Improving Mental Health Should Be a National Priority

FEB. 23, 2018

By Mary Giliberti, J.D.


As someone who takes calls from families experiencing mental health crises, my heart goes out to the families and friends of those who died last week in Parkland, Florida. We know that they are suffering terribly and they, along with the rest of the country are desperate to understand how this could have happened. The conversations inevitably turn to guns and mental illness. Some will try to use mental health as a reason not to talk about guns. We believe that talking about mental illness does not preclude a conversation about guns. We offer these recommendations on mental health because we are an organization of people affected by these conditions.

Mass shootings, particularly those that involve our children, generate an onslaught of media attention and public outcry. When mental illness is part of the dialogue, these shootings can and do contribute to negative attitudes and perpetuate stereotypes against people with mental illness so it is important to be clear about the facts. One in five Americans has a mental illness and with treatment, people with even the most serious conditions are no more likely to be violent. If you consider that 20 percent of teens have a mental illness, that means that hundreds of students at any large high school may have a mental illness. They need to be supported and encouraged, not blamed and shamed.

That said, a small subset of people with mental illness whose symptoms are not treated may pose an increased risk of violence. These risks may increase when substance abuse or past trauma are involved. Violence towards self is particularly a concern, as suicides are the second leading cause of death for our youth. 

What can we do to address the mental health needs of students to keep them all safe?

  1. Increase mental health awareness and availability of counselors in schools. Rather than isolating or punishing youth with mental health challenges, all students should be encouraged to seek help for themselves or a friend. Adults can do their parts by establishing trusting relationships with students, especially those in need. Suspending or expelling students should be avoided at all costs, because doing so only exacerbates the situation and further isolates the person.

  2. Expand the availability of intensive mental health services for youth exhibiting behaviors or symptoms of more serious mental health conditions. Since schools and school personnel are often best able to identify young people who are most at risk, these services should either be available within the school setting or easily accessible through the school. Coordination between the school and mental health system is paramount to success. Good models for these types of coordinated programs exist in Minnesota and elsewhere. Early episode psychosis programs and other evidence based care should be available nationwide.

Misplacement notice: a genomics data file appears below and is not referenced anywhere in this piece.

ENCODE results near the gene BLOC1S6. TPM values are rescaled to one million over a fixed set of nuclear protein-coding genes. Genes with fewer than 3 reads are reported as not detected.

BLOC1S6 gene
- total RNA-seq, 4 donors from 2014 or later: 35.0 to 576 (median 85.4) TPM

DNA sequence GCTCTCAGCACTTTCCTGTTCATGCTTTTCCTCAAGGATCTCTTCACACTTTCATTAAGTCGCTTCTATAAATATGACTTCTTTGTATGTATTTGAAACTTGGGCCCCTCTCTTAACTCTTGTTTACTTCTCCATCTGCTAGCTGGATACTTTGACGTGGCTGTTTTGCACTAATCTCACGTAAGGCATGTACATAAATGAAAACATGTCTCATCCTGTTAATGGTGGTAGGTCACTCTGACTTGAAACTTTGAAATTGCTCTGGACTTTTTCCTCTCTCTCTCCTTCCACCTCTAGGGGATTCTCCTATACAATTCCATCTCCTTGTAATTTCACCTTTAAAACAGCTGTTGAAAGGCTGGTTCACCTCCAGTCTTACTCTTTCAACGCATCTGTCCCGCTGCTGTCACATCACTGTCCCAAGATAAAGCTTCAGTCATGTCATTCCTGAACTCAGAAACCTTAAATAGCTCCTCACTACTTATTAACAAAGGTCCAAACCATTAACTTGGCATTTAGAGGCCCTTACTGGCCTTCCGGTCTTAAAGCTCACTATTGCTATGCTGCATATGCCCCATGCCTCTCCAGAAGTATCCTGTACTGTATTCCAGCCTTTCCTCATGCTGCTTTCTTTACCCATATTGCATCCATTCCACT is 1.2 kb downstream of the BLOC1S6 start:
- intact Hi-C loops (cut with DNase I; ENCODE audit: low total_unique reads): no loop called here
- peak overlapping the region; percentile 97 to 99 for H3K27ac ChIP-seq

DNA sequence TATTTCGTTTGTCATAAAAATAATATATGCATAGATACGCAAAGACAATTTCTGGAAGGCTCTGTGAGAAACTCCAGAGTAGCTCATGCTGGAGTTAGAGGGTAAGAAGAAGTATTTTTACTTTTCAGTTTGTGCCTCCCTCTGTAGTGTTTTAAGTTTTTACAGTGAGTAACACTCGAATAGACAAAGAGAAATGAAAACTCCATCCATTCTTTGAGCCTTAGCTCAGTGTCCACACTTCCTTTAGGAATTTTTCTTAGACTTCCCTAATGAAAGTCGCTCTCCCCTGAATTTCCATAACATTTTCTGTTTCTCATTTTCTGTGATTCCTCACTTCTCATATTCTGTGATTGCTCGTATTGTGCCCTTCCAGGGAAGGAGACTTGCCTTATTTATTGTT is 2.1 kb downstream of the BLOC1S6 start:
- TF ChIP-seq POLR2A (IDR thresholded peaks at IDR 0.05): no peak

3. Train law enforcement officers, school resource officers, teachers, and counselors on how to identify students in crisis, how to de-escalate crises, and how to link students with mental health services and supports. Early intervention when symptoms first appear can make a huge difference in helping students recover and get on positive trajectories for their lives.

  4. Finally, states should consider adopting laws authorizing gun violence prevention restraining orders that establish procedures for removing firearms from individuals who may pose a risk of violence to themselves or others. While the relationship between mental illness and gun violence is very low, we need reasonable options in circumstances where people are at high risk.

As a society, we still too often isolate and avoid young people who are exhibiting signs of the possible emergence of mental illness rather than responding assertively and compassionately to help them recover. Although most situations do not end in violence, it is sad that we only seem to pay attention when violence does occur. In fact, improving mental health services should be a national priority not because of violence, but because it is what is needed to help students who are struggling get their lives on track. It’s time we commit to implementing strategies to engage young people in help before crises occur.


Mary Giliberti is CEO of NAMI.

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